Changes are a-brewin’ on the Chase Sapphire Reserve. Starting on January 12, all new applicants will pay an increased annual fee of $550, while existing cardholders will wait until April 12 before the new fee kicks in. Are the new perks on the card worth it?
Furthermore, Chase won’t allow any product upgrades until January 12. If you want to get the card at the lower fee, you now have just a couple days left in order to apply before the bump up in price.
The move will put the Chase Sapphire Reserve on par with the American Express Platinum Card in terms of annual fee, but will the increased perks make the Chase Sapphire worth it? Here’s my take. First, let’s go over the changes.
DoorDash Perks for the Chase Sapphire Reserve
There are three main new perks that will come with the increased annual fee. The first of which is the DashPass from DoorDash free for two years.
Normally the service costs $9.99 per month and includes free deliveries from select restaurants. This benefit is already live for Chase Sapphire Reserve customers and holders of other cards as well.
Next, Chase will provide a $60 credit to DoorDash, given in one lump sum at the beginning of the year (each year). For clients whose annual fee will straddle 2020 and 2021 (those who just signed up or will sign up between January 12 and the end of the year) will receive the credit in both 2020 and 2021.
In my opinion this is a far better way to give credit rather than installments like the American Express Gold Card’s food credit. Although it’s only valid at DoorDash rather than the various options the Gold Card affords, like Seamless, Grubhub, Ruth’s Chris and Shake Shack, I’d rather have the lump sum instead of be given $10 food allowance per month by American Express.
Lyft Pink and the Chase Sapphire Reserve
In addition to the DashPass, Sapphire reserve holders will receive a complementary Lyft Pink membership, which will kick in on January 12 and be eligible for one year.
Among the Chase Sapphire perks are 15% off Lyft rides, priority airport pickups, waived cancelation and lost and found fees, free bike and scooter rides and “surprise offers.” It would normally cost $19.99 per month, so to have this as an included perk is a nice to have, but I’m not sure that it’s a must have like some of Chase’s other perks on the card.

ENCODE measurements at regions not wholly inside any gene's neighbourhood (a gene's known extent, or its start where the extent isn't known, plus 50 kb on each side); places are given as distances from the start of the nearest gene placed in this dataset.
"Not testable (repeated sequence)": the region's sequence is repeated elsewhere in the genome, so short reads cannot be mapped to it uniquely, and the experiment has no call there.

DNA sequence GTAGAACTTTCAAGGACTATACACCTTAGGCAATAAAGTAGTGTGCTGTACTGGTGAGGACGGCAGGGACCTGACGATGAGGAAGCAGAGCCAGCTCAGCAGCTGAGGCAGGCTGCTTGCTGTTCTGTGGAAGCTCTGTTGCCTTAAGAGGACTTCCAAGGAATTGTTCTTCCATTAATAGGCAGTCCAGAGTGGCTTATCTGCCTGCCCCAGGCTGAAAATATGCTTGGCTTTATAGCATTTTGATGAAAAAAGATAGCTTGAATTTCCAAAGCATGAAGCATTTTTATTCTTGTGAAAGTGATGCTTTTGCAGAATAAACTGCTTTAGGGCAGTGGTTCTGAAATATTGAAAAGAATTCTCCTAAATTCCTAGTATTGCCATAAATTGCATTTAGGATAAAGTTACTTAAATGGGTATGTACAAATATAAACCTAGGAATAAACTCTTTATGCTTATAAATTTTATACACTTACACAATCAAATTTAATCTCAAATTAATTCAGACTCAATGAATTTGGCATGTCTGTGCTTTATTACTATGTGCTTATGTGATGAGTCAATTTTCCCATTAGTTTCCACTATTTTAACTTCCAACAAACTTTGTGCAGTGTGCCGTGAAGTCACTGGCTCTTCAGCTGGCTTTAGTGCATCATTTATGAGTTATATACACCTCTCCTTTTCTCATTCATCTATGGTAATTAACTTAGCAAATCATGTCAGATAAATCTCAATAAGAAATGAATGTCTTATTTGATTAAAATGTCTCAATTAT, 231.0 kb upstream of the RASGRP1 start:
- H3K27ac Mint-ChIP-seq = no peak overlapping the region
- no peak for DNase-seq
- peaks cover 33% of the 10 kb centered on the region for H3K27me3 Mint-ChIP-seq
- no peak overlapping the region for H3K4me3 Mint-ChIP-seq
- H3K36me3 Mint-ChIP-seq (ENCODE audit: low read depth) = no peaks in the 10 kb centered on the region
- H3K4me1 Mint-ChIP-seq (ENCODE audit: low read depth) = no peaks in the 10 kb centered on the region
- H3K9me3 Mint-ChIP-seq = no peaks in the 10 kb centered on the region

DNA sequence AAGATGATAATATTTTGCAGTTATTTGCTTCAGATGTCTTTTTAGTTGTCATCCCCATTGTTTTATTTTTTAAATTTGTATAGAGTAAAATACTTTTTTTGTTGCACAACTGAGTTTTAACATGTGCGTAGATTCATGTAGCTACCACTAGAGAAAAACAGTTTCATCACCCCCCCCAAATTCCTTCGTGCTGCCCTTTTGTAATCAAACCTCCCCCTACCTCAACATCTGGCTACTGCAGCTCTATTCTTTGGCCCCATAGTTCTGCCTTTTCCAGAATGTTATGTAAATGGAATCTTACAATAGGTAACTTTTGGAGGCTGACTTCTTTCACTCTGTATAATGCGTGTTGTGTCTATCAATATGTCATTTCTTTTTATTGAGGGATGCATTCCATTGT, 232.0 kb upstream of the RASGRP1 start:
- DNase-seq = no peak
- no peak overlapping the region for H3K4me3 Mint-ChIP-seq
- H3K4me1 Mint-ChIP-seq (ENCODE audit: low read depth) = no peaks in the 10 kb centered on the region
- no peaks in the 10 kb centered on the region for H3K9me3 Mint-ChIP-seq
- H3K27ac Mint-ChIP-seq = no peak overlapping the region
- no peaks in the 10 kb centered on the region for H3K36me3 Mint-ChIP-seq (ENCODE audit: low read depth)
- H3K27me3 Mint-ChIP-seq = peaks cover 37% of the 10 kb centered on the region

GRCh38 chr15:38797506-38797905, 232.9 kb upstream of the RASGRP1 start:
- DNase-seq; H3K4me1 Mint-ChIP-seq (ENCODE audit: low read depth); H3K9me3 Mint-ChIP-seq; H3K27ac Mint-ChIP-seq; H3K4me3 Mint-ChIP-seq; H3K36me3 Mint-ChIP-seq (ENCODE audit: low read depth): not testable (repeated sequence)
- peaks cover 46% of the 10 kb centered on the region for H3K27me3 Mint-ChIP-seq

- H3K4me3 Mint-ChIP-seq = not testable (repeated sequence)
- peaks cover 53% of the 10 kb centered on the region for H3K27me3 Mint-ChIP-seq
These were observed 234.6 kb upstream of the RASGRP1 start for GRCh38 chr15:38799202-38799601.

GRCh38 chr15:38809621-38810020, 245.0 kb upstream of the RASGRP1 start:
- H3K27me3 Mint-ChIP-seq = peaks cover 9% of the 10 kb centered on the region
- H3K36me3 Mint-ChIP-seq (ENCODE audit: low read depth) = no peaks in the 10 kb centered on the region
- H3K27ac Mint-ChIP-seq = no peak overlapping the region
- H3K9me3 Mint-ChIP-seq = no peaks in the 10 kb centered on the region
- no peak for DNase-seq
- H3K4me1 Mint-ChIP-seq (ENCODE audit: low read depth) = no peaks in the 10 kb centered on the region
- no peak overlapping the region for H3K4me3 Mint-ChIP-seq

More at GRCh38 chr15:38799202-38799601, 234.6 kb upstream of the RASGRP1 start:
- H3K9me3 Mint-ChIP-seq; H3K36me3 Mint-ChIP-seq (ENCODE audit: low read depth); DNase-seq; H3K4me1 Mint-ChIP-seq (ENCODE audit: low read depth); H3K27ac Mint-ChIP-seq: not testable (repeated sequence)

Chase has also partnered with Lyft to offer 10x points on all Lyft rides purchased with the card. However, this is only temporary, and the perk will expire in March 2022.
This is a great play from Lyft, and one that could pick off Chase’s Uber loyalists until March 2022.
Now, Should I Keep The Chase Sapphire Reserve?
Frankly, I don’t know yet. I’m not thrilled about the annual fee increase, effectively changing it from $150 to $250 (subtracting the $300 travel credit). Previously it was a no brainer, with the Chase Sapphire Preferred at $95, the difference was only $55. Now at a difference of $155, I will have some pause when my renewal comes up.
While there is value to be had in the perks if you can use them completely, it remains to be seen just how easy they are to use.
Food Delivery & DoorDash Usage
Personally, these Chase Sapphire perks aren’t particularly helpful to me. I don’t live in a big city, so the only options for delivery food are chains like Chipotle, Chick-fil-A, Burger King, Taco Bell, Chili’s, Popeyes and…well, you get the idea. There are times where I will order things like that, but I can usually muster the energy to peel myself away from the couch to visit these fast-casual locations just a few miles from where I live.